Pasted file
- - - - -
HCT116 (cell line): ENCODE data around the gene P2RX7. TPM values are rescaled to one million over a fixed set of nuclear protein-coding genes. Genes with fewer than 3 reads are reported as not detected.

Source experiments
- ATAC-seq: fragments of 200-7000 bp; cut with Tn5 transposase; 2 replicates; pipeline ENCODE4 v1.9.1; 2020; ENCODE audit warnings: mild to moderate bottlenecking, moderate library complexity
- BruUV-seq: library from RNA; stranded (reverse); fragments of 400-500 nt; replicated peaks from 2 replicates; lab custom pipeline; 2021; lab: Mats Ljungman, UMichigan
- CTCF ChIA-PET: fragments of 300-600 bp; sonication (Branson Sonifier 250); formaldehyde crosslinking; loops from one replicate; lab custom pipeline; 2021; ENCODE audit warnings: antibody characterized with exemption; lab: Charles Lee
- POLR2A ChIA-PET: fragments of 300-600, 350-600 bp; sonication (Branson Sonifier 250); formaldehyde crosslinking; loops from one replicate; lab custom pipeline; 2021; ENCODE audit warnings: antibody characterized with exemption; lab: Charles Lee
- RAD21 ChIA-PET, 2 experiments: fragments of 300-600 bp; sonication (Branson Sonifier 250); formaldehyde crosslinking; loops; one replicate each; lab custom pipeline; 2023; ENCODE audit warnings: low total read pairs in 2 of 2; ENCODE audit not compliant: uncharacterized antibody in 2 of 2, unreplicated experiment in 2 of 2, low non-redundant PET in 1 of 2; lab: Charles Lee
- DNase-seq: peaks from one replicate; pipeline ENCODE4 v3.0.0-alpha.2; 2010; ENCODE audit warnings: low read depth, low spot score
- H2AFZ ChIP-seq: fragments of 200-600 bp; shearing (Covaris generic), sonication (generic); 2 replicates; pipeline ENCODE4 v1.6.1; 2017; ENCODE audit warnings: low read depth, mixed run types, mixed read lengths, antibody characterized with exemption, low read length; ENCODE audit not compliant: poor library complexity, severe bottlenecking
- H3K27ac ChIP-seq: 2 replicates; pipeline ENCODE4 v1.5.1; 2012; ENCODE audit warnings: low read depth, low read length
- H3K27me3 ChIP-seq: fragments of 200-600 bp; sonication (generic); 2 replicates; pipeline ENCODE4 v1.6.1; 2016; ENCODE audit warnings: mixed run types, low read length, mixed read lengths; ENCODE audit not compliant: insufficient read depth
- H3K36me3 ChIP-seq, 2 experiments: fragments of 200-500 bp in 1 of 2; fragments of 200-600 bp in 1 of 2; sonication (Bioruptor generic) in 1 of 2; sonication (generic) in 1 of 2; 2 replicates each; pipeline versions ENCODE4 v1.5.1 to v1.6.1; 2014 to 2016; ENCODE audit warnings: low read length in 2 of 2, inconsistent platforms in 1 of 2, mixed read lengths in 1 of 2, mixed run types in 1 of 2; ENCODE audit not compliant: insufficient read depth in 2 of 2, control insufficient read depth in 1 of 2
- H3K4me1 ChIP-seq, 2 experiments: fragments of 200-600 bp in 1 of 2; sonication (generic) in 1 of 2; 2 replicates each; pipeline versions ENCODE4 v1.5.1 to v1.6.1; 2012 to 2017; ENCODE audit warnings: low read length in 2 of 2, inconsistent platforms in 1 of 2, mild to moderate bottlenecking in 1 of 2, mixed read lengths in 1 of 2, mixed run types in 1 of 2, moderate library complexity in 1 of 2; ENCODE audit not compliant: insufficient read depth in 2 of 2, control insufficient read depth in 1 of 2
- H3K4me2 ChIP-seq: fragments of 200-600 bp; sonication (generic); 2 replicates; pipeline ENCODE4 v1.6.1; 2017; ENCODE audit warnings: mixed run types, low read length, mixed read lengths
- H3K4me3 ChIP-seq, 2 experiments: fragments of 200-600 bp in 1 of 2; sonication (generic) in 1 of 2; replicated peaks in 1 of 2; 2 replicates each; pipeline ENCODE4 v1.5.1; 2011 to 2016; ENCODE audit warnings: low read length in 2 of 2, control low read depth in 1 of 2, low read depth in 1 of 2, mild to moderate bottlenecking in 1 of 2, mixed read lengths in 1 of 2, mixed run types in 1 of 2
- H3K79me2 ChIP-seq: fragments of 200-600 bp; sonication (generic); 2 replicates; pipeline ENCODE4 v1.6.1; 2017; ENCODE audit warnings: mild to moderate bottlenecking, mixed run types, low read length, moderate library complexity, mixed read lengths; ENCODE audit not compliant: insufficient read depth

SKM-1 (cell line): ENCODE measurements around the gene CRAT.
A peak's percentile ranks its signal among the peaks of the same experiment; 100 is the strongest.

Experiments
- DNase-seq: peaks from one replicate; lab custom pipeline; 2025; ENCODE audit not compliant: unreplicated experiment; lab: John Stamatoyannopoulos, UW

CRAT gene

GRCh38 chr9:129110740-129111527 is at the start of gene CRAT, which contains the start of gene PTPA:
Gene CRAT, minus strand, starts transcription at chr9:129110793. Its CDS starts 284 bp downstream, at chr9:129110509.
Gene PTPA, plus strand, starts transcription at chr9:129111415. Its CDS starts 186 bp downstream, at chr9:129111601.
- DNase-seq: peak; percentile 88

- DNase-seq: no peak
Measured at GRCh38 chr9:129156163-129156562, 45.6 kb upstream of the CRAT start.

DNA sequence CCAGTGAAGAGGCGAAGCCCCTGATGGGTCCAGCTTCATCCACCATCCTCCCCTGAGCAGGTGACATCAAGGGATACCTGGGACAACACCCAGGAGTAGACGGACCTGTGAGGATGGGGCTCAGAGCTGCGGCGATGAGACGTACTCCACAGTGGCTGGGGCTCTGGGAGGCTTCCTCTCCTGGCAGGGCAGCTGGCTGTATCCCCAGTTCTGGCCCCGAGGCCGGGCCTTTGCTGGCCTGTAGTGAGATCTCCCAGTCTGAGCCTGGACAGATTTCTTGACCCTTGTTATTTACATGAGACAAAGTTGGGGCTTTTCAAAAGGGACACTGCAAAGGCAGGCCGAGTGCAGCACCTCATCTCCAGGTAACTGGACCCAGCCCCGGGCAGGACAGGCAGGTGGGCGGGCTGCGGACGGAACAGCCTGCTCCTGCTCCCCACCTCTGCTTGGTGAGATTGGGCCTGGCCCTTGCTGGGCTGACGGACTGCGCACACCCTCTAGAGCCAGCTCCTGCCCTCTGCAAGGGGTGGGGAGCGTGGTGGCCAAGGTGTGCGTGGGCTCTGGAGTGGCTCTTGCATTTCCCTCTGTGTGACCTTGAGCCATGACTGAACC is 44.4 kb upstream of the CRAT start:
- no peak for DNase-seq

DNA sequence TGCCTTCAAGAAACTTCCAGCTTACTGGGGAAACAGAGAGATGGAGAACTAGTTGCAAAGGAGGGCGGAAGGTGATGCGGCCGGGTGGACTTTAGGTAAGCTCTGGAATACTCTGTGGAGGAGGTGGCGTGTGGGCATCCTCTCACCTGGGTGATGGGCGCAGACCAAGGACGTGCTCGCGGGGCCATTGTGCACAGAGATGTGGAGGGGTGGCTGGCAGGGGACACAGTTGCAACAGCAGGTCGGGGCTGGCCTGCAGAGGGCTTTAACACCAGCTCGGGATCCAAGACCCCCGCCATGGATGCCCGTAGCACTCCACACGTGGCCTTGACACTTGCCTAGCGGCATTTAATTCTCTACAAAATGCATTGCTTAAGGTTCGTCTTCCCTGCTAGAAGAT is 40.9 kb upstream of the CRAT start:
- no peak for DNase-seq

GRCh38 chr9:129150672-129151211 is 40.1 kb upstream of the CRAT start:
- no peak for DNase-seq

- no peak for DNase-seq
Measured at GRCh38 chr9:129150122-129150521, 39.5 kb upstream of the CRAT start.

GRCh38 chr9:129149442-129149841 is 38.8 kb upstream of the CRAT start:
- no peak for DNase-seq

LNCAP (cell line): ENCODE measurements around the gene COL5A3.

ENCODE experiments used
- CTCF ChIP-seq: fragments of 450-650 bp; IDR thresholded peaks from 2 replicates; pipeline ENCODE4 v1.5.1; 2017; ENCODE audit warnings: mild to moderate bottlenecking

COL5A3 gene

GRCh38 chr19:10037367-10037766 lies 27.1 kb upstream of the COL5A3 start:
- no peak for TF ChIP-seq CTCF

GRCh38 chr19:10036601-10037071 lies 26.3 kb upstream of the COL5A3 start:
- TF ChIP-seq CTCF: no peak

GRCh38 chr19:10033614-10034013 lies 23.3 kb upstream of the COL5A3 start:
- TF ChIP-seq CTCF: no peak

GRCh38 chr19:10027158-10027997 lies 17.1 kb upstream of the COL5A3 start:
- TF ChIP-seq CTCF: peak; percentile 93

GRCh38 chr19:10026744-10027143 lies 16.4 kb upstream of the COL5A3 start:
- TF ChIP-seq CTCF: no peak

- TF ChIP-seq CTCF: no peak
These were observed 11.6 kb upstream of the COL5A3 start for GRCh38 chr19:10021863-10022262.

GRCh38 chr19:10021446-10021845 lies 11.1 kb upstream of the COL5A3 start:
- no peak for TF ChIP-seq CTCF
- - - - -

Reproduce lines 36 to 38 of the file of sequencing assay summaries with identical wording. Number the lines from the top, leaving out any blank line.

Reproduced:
GRCh38 chr9:129149442-129149841 is 38.8 kb upstream of the CRAT start:
- no peak for DNase-seq

LNCAP (cell line): ENCODE measurements around the gene COL5A3.